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Trigun: Badlands Rumble Blu-ray Anime Review

10 min read

Vash the Stampede returns with a new story within the middle of the TV series that has a good bit of fun.

What They Say:
In town surrounded by quicksand, an outlaw from Vash the Stampede’s past has resurfaced after twenty years. His name is Gasback – and he’s looking to cause a little trouble. It seems Gasback has a serious beef with the town’s mayor, who’s paying dozens of bounty hunters to protect his turf.

One of those hired guns is a beautiful woman with a vendetta against Gasback. Will she get a shot at revenge? Maybe, if she can get through Gasback’s bodyguard, Wolfwood. And what’s Vash got to do with this mess? Nothing much – except for the fact that he personally set off the entire chain of events two decades ago!

The Review:
Audio:
The audio presentation for this release is solid as it presents both the Japanese and English language tracks in lossless form with Dolby TrueHD in 5.1. The film has a big feeling when it goes to work the action side and it really works very well here with a great sense of impact and bass during it and a solid motion across the forward soundstage. Combining the music with this works really well as the two help to elevate each other in a good way, giving it a rich and full feeling. The dialogue for the film generally holds up well, though the opening sequence had it all feeling like it was a bit quieter than it should be in comparison to the sound effects going on around it. Overall though the dialogue is solid, well placed and has some fun moments of directionality to it and we had no problems with dropouts or distortions during regular playback.

Video:
Originally in theaters in 2010, the transfer for this film is presented in its original aspect ratio of 1.78:1 in native 1080p using the AVC codec. The feature has a really good look to it overall as it takes the look and style of the original television series and essentially gives it a good bump up but not so far as to be unrecognizable. There’s a really great look to it in a lot of the scenes, such as when the shell casings hit the ground or the blues of the skies, and it’s given a solid film-like feeling with the mild coating of grain that it’s received. There’s a lot of detail to this film with the style of the animation and the designs and it comes across very well here, really showing the love that went into the production. The transfer here lets you allow yourself to be lost into it easily once it gets going as it covers a number of different locations and just has fun with it all.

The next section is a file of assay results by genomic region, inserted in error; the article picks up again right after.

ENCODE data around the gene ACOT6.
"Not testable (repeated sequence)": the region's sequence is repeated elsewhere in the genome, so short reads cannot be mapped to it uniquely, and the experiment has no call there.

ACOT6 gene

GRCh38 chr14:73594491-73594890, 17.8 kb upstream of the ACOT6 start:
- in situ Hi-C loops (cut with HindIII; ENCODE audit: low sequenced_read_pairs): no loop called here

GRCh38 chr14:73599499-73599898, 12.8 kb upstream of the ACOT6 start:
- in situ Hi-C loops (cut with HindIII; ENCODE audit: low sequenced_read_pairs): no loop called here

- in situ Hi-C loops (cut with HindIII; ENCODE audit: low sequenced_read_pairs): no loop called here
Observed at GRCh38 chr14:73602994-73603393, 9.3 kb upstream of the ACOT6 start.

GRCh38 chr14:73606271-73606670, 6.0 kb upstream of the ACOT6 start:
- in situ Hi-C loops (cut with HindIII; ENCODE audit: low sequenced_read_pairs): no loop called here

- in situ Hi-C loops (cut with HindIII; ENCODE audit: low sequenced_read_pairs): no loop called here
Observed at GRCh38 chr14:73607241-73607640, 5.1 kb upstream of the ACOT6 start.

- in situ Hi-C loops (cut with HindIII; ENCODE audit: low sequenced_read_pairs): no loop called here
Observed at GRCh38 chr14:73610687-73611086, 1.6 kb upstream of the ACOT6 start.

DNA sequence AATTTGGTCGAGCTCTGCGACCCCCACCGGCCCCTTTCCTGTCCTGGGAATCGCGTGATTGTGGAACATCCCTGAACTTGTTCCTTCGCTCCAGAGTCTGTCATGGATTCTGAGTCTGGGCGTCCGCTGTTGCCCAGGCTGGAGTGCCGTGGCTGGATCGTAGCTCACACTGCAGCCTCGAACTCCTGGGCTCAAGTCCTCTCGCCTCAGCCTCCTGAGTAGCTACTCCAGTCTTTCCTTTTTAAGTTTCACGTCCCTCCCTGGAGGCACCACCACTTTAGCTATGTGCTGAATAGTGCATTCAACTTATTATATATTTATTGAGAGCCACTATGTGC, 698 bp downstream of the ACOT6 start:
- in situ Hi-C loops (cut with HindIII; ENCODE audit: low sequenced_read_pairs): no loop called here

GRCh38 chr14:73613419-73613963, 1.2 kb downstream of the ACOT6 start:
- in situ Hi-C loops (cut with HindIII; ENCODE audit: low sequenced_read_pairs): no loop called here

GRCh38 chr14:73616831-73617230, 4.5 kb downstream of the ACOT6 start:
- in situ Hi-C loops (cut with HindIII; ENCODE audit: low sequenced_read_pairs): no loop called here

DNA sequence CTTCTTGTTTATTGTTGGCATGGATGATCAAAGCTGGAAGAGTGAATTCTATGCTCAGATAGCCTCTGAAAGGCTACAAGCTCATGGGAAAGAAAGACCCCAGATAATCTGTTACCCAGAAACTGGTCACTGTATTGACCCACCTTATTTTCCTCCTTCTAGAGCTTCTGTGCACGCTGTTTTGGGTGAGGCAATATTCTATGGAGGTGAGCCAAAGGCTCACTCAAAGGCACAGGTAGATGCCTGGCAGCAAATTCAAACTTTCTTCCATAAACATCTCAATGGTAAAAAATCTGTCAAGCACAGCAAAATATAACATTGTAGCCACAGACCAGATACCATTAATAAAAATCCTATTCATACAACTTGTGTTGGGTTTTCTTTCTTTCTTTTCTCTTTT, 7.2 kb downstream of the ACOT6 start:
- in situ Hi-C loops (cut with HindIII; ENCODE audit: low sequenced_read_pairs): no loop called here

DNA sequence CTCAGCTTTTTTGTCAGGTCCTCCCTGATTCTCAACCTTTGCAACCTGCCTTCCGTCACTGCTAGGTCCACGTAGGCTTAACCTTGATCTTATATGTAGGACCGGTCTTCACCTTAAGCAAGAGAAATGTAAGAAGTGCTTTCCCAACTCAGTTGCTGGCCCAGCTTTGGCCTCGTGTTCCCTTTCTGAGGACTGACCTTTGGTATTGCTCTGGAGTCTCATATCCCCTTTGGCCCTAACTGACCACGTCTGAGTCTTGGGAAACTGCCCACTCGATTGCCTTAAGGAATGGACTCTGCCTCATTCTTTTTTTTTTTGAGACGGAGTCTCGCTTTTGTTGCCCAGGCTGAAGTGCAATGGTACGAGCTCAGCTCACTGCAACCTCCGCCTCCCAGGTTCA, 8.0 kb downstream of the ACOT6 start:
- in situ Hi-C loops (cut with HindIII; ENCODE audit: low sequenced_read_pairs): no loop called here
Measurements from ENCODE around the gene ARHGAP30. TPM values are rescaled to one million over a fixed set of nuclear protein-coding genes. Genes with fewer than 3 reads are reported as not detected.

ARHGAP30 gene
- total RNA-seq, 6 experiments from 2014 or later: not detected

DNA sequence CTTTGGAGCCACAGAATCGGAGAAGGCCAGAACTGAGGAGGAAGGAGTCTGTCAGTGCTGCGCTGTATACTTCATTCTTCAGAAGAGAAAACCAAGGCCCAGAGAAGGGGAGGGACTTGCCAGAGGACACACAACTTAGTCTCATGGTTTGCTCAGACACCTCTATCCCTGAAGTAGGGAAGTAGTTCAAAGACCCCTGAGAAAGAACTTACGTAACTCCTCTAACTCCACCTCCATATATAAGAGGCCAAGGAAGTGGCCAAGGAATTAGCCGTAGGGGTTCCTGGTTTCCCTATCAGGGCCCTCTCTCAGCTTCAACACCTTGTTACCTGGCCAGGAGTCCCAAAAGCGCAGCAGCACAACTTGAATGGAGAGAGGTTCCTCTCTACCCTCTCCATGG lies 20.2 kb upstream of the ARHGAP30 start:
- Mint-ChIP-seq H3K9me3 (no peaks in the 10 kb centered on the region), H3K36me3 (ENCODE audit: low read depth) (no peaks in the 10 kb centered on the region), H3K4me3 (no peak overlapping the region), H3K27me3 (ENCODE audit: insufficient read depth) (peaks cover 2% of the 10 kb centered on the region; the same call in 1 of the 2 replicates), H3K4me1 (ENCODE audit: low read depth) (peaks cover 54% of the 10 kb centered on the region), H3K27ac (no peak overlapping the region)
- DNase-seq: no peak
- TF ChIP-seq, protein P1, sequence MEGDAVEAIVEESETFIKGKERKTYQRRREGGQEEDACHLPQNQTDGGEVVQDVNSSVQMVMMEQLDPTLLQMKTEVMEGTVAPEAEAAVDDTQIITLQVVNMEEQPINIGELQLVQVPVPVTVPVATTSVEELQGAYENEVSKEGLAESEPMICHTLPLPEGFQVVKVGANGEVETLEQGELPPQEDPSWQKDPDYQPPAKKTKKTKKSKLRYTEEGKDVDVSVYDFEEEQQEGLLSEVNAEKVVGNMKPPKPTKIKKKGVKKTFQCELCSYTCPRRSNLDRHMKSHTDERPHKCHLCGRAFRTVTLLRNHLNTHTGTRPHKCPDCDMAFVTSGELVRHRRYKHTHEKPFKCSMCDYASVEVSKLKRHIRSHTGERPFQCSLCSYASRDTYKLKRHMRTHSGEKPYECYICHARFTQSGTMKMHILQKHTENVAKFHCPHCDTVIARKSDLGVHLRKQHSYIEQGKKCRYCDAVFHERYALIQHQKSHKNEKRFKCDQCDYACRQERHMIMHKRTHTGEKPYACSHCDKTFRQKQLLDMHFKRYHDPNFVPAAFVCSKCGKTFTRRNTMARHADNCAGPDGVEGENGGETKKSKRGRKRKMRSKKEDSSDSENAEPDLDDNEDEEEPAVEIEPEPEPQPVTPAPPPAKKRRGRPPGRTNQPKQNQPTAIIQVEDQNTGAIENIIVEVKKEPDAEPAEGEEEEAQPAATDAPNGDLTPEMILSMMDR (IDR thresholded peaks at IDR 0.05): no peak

Packaging:
Trigun: Badlands Rumble comes in a standard sized Blu-ray case with an O-card over it that replicates what’s on the case itself. The front cover uses the main piece of artwork used to sell the film for awhile with an action shot of Vash leaping with shell casings and debris falling around him while the background along the upper half clues us in to the rest of the cast of the film. The bottom section is strangely white, but it works well to draw in the logo, making it easy draw to the eye. The back cover uses a full white background which works really well since it does a lot of the text and layout in a Western style. We get some good character artwork of a happy gun-toting Vash as well as a few small shots from the show itself. The summary covers things well and there’s a good clean listing of all the extras, including noting that it’s over ninety minutes worth of material. The technical grid along the bottom is very clean with the black text against the white background making it very easy to read. The release doesn’t get any inserts but we do get a reverse cover; the back side is the same but the front has a more comical version of Vash with a mash of various key parts of the film together around him that’s utterly adorable.

Menu: